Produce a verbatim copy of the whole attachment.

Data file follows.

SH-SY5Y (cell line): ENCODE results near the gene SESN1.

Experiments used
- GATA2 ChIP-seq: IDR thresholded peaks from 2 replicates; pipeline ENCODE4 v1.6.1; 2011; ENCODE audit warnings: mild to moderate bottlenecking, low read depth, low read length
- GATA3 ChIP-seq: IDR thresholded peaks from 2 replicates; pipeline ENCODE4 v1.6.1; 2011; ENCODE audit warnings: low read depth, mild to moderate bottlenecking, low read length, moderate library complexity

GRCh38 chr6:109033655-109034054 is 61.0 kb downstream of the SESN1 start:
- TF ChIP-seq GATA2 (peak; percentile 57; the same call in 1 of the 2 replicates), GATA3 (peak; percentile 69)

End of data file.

SH-SY5Y (cell line): ENCODE results near the gene SESN1.

Experiments used
- GATA2 ChIP-seq: IDR thresholded peaks from 2 replicates; pipeline ENCODE4 v1.6.1; 2011; ENCODE audit warnings: mild to moderate bottlenecking, low read depth, low read length
- GATA3 ChIP-seq: IDR thresholded peaks from 2 replicates; pipeline ENCODE4 v1.6.1; 2011; ENCODE audit warnings: low read depth, mild to moderate bottlenecking, low read length, moderate library complexity

GRCh38 chr6:109033655-109034054 is 61.0 kb downstream of the SESN1 start:
- TF ChIP-seq GATA2 (peak; percentile 57; the same call in 1 of the 2 replicates), GATA3 (peak; percentile 69)